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|Biography by:||Christian Michelini|
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Gustave Flaubert (December 12, 1821 – May 8, 1880) was a French writer who is counted among the greatest novelists in Western literature. He is known especially for his first published novel, Madame Bovary (1857), for his Correspondence, and for his scrupulous devotion to his art and style.
Early life and education
Flaubert was born on December 12, 1821, in Rouen, in the Seine-Maritime department of Upper Normandy, in northern France. He was the second son of Anne Justine Caroline (née Fleuriot; 1793–1872) and Achille-Cléophas Flaubert (1784–1846), a surgeon. He began writing at an early age, as early as eight according to some sources.
He was educated at the Lycée Pierre Corneille in Rouen. and did not leave until 1840, when he went to Paris to study law. In Paris, he was an indifferent student and found the city distasteful. He made a few acquaintances, including Victor Hugo. Toward the end of 1840, he traveled in the Pyrenees and Corsica. In 1846, after an attack of epilepsy, he left Paris and abandoned the study of law.
From 1846 to 1854, Flaubert had a relationship with the poet Louise Colet; his letters to her survive. After leaving Paris, he returned to Croisset, near the Seine, close to Rouen, and lived with his mother in their home for the rest of his life. He made occasional visits to Paris and England, where he apparently had a mistress. Flaubert never married. According to his biographer Émile Faguet, his affair with Louise Colet was his only serious romantic relationship. He sometimes visited prostitutes. Eventually, the end of his affair with Colet led Flaubert to lose interest in romance and seek platonic companionship, particularly with other writers.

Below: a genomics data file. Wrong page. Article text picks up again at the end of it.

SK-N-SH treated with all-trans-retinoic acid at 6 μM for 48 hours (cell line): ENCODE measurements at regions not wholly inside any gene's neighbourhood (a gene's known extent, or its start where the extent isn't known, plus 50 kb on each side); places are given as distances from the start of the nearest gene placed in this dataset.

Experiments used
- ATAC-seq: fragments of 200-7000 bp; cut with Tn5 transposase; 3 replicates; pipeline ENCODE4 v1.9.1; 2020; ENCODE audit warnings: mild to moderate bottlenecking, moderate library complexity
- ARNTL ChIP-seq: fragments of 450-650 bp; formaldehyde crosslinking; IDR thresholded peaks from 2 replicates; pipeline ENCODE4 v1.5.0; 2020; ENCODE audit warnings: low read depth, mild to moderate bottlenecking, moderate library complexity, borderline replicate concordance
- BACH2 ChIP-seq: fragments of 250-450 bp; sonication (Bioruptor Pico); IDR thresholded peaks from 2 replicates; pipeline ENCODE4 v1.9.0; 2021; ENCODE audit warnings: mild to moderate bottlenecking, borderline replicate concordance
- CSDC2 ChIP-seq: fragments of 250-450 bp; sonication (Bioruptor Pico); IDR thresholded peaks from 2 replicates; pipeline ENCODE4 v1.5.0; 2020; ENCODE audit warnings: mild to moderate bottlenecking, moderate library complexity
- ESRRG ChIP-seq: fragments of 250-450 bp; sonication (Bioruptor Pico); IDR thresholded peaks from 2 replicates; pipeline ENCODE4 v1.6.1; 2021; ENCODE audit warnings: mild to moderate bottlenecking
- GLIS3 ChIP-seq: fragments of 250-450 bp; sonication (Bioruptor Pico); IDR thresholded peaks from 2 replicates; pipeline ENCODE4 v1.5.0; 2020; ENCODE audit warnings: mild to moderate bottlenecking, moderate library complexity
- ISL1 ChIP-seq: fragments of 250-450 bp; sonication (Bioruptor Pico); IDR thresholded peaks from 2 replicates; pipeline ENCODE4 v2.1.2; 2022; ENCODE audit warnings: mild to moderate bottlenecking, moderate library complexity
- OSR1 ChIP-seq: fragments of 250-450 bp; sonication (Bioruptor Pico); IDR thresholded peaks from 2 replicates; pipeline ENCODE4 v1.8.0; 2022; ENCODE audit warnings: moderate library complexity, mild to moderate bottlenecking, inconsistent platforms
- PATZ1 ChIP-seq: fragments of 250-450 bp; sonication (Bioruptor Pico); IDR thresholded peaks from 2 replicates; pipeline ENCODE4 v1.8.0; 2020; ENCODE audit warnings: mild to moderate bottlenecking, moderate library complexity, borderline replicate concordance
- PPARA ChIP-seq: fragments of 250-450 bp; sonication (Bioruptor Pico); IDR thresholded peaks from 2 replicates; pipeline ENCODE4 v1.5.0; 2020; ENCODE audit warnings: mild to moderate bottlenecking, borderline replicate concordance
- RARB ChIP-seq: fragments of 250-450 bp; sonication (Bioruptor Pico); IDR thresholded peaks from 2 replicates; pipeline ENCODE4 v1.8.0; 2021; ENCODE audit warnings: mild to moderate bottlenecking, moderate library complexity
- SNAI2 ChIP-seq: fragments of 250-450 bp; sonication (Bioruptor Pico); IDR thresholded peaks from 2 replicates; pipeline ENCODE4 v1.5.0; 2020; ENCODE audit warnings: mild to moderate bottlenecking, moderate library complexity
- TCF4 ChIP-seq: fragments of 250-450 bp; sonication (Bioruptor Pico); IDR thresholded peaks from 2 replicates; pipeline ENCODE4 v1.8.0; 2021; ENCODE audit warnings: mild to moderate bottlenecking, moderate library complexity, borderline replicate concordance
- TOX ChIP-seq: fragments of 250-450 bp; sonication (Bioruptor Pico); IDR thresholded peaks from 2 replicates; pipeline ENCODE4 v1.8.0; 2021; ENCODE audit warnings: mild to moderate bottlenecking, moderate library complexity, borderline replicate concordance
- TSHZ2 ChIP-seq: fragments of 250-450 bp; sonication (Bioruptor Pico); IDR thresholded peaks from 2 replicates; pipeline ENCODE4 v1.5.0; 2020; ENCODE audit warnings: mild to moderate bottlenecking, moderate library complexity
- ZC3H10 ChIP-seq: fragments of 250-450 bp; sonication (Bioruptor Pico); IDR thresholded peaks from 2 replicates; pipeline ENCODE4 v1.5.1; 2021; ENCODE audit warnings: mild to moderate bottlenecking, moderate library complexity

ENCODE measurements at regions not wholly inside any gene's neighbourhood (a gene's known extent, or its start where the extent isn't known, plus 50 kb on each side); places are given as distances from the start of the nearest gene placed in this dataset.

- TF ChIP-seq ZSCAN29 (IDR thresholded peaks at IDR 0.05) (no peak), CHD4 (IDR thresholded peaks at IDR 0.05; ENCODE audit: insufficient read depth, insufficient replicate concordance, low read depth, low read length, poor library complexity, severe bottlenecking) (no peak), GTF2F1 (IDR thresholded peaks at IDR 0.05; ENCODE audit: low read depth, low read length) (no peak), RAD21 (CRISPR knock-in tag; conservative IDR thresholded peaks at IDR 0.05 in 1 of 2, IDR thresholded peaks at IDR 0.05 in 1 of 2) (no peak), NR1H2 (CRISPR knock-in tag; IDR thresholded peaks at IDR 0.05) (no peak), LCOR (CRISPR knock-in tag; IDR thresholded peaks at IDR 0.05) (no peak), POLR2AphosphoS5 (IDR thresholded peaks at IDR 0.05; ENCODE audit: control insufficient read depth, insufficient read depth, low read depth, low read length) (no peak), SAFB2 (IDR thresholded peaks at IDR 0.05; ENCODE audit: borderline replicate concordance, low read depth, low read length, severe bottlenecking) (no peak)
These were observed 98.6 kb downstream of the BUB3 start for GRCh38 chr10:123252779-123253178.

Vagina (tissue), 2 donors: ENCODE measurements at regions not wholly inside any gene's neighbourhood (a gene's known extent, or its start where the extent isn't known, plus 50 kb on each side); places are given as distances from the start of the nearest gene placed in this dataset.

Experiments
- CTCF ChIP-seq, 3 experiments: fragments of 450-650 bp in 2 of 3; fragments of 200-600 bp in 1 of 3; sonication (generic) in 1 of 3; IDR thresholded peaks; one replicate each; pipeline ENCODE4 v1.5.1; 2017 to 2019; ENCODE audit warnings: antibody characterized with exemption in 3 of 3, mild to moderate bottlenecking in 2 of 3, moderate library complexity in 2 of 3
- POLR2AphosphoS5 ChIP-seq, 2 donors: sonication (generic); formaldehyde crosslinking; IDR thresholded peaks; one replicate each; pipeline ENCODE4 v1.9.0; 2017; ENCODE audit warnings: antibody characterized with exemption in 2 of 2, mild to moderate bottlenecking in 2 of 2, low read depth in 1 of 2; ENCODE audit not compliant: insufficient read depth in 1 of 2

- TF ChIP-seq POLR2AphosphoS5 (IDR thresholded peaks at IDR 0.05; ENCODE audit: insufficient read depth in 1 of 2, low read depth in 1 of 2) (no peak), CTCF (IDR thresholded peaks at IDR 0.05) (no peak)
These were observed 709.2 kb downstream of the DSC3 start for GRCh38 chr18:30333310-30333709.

With his lifelong friend Maxime Du Camp, he traveled in Brittany in 1846. In 1849–1850 he went on a long journey to the Middle East, visiting Greece and Egypt. In Beirut he contracted syphilis. He spent five weeks in Istanbul in 1850. He visited Carthage in 1858 to conduct research for his novel Salammbô.
Flaubert was very open about his sexual activities with prostitutes in his writings on his travels. He suspected that a chancre on his penis was from a Maronite or a Turkish girl. He also engaged in intercourse with male prostitutes in Beirut and Egypt; in one of his letters, he describes a "pockmarked young rascal wearing a white turban" with whom he had anal sex. He had intercourse with a 14-year-old Maronite boy in 1850.
Flaubert was a tireless worker and often complained in his letters to friends about the strenuous nature of his work. He was close to his niece, Caroline Commanville, and had a close friendship and correspondence with George Sand. He occasionally visited Parisian acquaintances, including Émile Zola, Alphonse Daudet, Ivan Turgenev, and Edmond and Jules de Goncourt.
The 1870s were a difficult time for Flaubert. Prussian soldiers occupied his house during the War of 1870, and his mother died in 1872. After her death, he fell into financial difficulty. Flaubert suffered from venereal diseases most of his life. His health declined and he died at Croisset of a cerebral hemorrhage in 1880 at the age of 58. He was buried in the family vault in the cemetery of Rouen. A monument to him by Henri Chapu was unveiled at the museum of Rouen.
Una foto di Gustave Flaubert.
|Audiobooks by:||Gustave Flaubert|
|Audiolibro del celebre romanzo "Madame Bovary" di Gustave Flaubert.|